The Hobbit: Turning pages into gold, with an estimated page-to-screen ratio of over $9m per page
|NEWS - MOVIE NEWS|
Analysing just how Precious Tolkien's work is...
In a not completely unexpected development following much speculation at this year’s San Diego Comic Con, Peter Jackson confirmed recently that his upcoming Hobbit movies, the first of which, An Unexpected Journey, is due in theatres on 14th December this year, will become his second Tolkien trilogy, leaving no doubt that he is indeed the King of Middle Earth. This newly announced third part, as yet untitled, will follow the now middle episode There And Back Again, due almost a year to the day after the first movie, on 13th December 2012, a mere six months or so later in the summer of 2014.
Given that the original Lord of the Rings trilogy made a few dollars at the box office, nearly three billion of them (or $2,917,506,956 to be absolutely accurate), it’s a fair bet that the slim volume of Bilbo Baggins’s quest for treasure will have armies of moviegoers handing over their own loot to watch the titular Hobbit’s adventures with giant spiders, the mighty dragon Smaug, and the creature formerly known as Sméagol. In fact, while the box office takings for The Hobbit trilogy may or may not end up dwarfing those of its bigger brother, one thing that is certain is that the gross takings to original book page count ratio will be surpassed as surely as the Shire was Scoured by Lotho Sackville-Baggins.
Taking the not unrealistic assumption that The Hobbit trilogy will reap a similar amount of box office as the Rings trilogy, then if we divide the $2.9 billion dollars by the 1,555 pages that comprise the three Rings books* then Peter Jackson’s first foray into Middle Earth was valued at just shy of $1.8 million dollars per page ($1,876,210 to be exact), while The Hobbit’s much smaller page count of 310 pages mean it is worth a staggering $9.4 million dollars per page ($9,411,313 to be exact)!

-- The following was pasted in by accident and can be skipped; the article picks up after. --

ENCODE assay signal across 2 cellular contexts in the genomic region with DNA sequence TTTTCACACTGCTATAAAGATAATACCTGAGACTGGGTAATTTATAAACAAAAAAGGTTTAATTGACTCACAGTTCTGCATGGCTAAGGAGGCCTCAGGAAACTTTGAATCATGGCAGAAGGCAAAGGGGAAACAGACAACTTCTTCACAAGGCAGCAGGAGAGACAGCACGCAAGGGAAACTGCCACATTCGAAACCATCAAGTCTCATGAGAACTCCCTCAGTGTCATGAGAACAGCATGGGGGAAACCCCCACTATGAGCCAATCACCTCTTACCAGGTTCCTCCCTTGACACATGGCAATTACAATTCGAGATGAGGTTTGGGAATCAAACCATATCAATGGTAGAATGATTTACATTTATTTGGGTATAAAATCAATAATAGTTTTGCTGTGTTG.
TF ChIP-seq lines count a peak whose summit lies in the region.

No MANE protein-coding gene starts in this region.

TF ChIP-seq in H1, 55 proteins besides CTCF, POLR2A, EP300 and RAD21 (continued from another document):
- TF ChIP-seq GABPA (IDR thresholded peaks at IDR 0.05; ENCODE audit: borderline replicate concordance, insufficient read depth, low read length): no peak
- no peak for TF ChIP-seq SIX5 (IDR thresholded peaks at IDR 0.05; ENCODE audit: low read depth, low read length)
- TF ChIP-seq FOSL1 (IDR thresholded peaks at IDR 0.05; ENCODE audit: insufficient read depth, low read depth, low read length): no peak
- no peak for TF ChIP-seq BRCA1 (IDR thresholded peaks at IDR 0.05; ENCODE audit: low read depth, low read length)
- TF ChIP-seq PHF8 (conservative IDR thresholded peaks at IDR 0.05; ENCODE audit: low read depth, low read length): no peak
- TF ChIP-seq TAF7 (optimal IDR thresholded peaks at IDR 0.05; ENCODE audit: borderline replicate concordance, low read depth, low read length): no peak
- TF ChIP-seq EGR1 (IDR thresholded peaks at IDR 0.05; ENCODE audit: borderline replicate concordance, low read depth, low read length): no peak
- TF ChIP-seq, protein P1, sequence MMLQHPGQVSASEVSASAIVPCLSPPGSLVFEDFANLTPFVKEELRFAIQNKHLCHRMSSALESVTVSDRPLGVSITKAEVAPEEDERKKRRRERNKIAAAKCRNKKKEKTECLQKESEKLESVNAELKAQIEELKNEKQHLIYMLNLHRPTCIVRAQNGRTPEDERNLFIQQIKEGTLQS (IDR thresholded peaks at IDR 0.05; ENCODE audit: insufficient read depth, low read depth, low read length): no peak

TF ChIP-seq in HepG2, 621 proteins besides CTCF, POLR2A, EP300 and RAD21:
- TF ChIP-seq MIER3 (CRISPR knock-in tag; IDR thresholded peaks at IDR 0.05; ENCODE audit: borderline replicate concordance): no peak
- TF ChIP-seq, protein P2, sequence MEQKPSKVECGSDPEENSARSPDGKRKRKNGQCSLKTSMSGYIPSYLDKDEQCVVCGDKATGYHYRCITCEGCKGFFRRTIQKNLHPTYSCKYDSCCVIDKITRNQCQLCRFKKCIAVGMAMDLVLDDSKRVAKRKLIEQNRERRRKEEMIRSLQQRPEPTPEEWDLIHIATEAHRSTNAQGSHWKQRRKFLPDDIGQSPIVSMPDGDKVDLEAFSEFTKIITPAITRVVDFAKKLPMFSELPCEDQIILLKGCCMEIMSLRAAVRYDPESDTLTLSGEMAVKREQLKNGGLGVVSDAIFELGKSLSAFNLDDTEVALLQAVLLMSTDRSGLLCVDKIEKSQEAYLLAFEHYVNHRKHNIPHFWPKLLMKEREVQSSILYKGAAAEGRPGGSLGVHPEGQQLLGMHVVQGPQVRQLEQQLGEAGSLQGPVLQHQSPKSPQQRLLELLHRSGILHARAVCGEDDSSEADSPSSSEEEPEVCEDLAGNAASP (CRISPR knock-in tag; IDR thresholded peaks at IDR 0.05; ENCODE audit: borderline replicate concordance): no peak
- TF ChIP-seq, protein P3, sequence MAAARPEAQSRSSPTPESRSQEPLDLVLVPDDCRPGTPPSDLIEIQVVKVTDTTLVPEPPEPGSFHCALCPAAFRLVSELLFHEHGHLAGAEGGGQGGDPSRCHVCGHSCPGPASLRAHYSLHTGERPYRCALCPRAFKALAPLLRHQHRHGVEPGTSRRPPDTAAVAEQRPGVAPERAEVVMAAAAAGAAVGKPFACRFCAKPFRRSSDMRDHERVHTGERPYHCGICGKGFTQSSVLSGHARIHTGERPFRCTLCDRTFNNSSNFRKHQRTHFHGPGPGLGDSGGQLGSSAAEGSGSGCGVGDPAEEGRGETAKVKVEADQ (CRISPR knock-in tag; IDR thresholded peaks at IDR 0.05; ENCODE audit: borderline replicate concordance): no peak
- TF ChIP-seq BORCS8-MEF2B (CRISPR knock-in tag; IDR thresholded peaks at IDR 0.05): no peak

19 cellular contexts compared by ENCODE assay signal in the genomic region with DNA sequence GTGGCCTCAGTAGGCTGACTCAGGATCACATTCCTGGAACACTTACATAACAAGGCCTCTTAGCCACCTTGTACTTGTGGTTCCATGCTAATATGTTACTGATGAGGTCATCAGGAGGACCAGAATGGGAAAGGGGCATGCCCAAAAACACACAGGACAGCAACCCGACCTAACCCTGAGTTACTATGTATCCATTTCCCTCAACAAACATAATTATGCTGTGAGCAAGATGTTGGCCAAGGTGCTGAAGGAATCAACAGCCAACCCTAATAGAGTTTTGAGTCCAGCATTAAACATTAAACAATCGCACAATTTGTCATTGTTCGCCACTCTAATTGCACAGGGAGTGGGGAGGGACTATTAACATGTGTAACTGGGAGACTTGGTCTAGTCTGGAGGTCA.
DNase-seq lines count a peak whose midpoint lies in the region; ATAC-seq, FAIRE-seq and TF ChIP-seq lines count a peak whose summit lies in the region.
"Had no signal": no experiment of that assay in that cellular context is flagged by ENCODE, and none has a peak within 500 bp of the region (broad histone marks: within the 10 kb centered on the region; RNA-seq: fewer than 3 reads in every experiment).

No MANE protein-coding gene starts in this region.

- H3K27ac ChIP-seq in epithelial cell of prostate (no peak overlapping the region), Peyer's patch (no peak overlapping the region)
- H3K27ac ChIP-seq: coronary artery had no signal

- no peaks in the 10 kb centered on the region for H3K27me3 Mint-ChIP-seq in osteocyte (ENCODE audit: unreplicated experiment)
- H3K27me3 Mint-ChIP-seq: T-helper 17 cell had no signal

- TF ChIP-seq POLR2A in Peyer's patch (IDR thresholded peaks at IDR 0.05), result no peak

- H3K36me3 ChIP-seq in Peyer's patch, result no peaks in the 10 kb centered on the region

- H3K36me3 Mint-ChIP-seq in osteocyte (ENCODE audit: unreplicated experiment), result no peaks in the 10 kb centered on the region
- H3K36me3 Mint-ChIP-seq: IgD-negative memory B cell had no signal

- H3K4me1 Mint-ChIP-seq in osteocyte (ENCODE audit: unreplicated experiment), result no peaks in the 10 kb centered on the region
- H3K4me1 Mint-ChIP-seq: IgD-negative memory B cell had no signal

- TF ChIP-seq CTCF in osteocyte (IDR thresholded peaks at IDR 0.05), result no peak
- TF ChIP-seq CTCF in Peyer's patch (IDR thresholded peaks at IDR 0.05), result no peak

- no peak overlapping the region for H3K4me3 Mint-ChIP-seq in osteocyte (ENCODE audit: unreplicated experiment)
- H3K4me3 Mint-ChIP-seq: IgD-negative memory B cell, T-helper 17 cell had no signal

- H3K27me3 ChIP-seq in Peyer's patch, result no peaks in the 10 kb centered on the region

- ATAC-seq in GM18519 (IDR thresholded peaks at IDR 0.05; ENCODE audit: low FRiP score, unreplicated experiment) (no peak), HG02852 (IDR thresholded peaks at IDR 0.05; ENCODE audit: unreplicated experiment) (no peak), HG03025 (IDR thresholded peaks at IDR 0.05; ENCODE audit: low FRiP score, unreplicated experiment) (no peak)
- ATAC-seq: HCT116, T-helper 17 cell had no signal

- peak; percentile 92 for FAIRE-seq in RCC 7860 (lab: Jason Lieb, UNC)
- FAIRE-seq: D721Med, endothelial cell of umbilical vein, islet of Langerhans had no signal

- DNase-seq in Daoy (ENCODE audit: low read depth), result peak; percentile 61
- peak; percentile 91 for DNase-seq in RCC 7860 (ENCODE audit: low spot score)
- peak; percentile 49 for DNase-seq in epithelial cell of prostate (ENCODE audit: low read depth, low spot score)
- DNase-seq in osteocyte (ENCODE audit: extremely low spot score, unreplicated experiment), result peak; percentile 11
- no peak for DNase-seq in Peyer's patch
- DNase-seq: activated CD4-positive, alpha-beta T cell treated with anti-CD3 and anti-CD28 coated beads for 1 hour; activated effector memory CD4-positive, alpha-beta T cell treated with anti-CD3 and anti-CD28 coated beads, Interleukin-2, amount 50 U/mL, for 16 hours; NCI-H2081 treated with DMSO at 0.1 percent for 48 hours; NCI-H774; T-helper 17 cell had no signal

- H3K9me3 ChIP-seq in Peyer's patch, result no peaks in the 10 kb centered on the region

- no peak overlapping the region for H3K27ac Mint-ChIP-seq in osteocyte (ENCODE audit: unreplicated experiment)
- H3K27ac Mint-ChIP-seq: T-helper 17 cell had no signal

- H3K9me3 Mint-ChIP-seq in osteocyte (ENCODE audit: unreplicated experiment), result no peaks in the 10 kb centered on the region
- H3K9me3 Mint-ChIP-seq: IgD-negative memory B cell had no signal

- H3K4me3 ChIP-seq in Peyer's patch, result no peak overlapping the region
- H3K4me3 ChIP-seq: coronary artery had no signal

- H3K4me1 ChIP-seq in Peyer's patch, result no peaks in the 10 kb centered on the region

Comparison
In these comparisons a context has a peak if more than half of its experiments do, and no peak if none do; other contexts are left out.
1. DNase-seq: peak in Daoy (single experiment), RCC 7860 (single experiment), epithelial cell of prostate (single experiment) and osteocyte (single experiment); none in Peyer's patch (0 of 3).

Even Harry Potter’s net page worth can’t hold a wand to these figures, which, although when taking the page count of the UK edition of the books, clocking in at 3,407 pages (as opposed to the much higher 4,100 page count of the US editions, likely due to the different format used), still tower above the original Rings ratio by achieving a virtual worth of $2,261,857 per page when applied to the not too shabby $7,706,147,978 grossed by the eight movies, still fall far short of The Hobbit’s impressive figures.
That said, the boy wizard’s figures are still magic compared to those of the Twilight saga, which, assuming that Breaking Dawn Part 2 matches the first part’s box office of $705 million dollars, still only clocks in at a less than sparkly $1.3 million dollars per page. ($1,313,728 to be precise, based on estimated final box office of $3,213,379,328 for the series and a total page count of 2,446.)
As impressive as The Hobbit’s page to box office ratio is, however, a certain caution must be advised before Rings fans start quoting the figures to Teams Edward and Harry, as Peter Jackson has drawn heavily on Tolkien’s other works, such as The Silmarillion and the extensive Rings appendices, so the above must all be taken with a pinch of fairy dust, but if nothing else the stats do suggest that on a page by page basis, we are most definitely getting our money’s worth from the likes of Amazon and the many other book outlets out there!
* All figures used in this article are based on the relevant Wikipedia entries.
The key, astonishing figures are broken down in a handy infographic at RBB Digital Park.
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